Approximately 586,000 people in northwest Syria have been driven from their homes since December 1, when the national government began a campaign against rebel groups in Idlib and Aleppo governorates. The region is the last outpost of rebel control in the country.
The fighting is wreaking havoc on essential services, such as water, sanitation, and healthcare. Many displaced people are without shelter or running water, according to aid groups. The World Health Organization reports that more than 50 healthcare facilities in northwest Syria were forced to close in January due to the increased conflict.
An airstrike carried out by the Syrian government on February 4 also caused major structural damage to a hospital in Idlib. The current conditions raise the likelihood that measles, diarrhea, and other diseases will spread across northwest Syria.
Food and fuel are also becoming more scarce amid intensifying inflation. In an interview with Al Jazeera, a Syrian woman displaced near the Turkish border said she is currently paying 450 Syrian lira for bread that cost just 15 lira a year ago.
“I keep going only for the sake of my children. The situation is so bad, it is like Judgement Day,” the woman, who asked that her real name not be used, told Al Jazeera.
Humanitarian agencies are attempting to aid affected populations, but some areas are unreachable due to the severity of the conflict.
Living conditions in the region are deteriorating, with an estimated 200,000 people displaced from January 26 to February 2 alone. Many people are experiencing their second or third displacement within the past few months. As of February 5, nearly 300 civilians have died in the recent fighting.
Josep Borrell, the High Representative of the European Union, and Janez Lenarčič, the EU’s Commissioner for Crisis Management, issued a joint statement on February 6 decrying the violence.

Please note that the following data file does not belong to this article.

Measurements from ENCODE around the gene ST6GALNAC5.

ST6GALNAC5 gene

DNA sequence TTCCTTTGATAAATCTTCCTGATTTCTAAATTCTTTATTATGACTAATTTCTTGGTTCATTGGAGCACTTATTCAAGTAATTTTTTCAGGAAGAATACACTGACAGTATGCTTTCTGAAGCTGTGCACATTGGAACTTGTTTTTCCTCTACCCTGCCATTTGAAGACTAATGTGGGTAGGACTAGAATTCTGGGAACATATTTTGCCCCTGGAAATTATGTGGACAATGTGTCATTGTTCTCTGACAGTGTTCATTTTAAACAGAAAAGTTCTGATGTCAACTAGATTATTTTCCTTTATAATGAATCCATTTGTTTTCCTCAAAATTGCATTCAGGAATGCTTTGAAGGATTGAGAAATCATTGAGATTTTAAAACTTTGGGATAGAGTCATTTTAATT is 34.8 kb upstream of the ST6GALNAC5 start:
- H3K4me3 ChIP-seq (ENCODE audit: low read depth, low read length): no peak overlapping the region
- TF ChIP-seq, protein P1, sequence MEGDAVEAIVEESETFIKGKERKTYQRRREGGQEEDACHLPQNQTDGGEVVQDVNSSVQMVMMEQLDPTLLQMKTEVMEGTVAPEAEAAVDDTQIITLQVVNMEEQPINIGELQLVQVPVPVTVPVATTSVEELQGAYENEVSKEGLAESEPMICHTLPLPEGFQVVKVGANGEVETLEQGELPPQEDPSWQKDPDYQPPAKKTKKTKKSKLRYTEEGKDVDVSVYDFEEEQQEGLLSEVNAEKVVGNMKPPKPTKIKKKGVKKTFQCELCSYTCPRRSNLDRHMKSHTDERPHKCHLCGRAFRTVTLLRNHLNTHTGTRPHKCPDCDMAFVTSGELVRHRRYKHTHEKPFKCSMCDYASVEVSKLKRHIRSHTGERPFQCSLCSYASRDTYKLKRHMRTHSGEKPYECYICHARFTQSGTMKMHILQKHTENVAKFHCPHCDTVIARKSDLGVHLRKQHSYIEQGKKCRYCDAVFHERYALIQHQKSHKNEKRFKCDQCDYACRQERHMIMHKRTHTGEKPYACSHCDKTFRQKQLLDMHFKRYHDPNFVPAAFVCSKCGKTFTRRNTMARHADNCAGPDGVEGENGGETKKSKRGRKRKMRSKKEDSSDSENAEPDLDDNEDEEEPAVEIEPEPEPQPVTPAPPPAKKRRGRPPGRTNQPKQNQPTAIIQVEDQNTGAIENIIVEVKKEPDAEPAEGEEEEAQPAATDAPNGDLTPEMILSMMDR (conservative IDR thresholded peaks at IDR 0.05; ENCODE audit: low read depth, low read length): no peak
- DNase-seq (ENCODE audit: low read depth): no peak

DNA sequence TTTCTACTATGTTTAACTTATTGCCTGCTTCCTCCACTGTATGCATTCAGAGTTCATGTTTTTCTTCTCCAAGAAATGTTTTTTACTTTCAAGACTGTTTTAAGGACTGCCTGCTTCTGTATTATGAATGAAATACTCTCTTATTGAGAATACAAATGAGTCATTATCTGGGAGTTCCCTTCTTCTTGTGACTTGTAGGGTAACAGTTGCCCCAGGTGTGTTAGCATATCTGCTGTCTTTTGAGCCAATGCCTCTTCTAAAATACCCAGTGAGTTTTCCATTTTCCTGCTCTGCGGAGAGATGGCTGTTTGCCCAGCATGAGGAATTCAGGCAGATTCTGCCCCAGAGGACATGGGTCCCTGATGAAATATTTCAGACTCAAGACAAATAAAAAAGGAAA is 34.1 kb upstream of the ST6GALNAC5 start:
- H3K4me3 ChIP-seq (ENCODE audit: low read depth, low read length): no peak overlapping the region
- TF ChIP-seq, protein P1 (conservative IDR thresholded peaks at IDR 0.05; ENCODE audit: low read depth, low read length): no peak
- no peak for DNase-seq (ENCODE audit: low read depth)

“Bombings and other attacks on civilians in northwest Syria must stop. The European Union urges all parties to the conflict to allow unimpeded humanitarian access to people in need of assistance and to respect the rules and obligations of international humanitarian law, including the protection of civilians,” the statement declared.
“More than 500,000 people have been forced to flee their homes during the last two months alone, and are facing harsh winter conditions without being able to cover basic needs for shelter, water, food or health services. Serious violations of international humanitarian law have become commonplace.”
In total, UNICEF reports that 6.2 million Syrians are internally displaced, and 11.7 million people are in need of humanitarian assistance. The country is in its ninth year of conflict.
Kayla Ritter is a recent graduate of Michigan State University, where she studied International Relations and Teaching English to Speakers of Other Languages. She is currently based in Manton, Michigan. Kayla enjoys running, writing, and traveling. Contact Kayla Ritter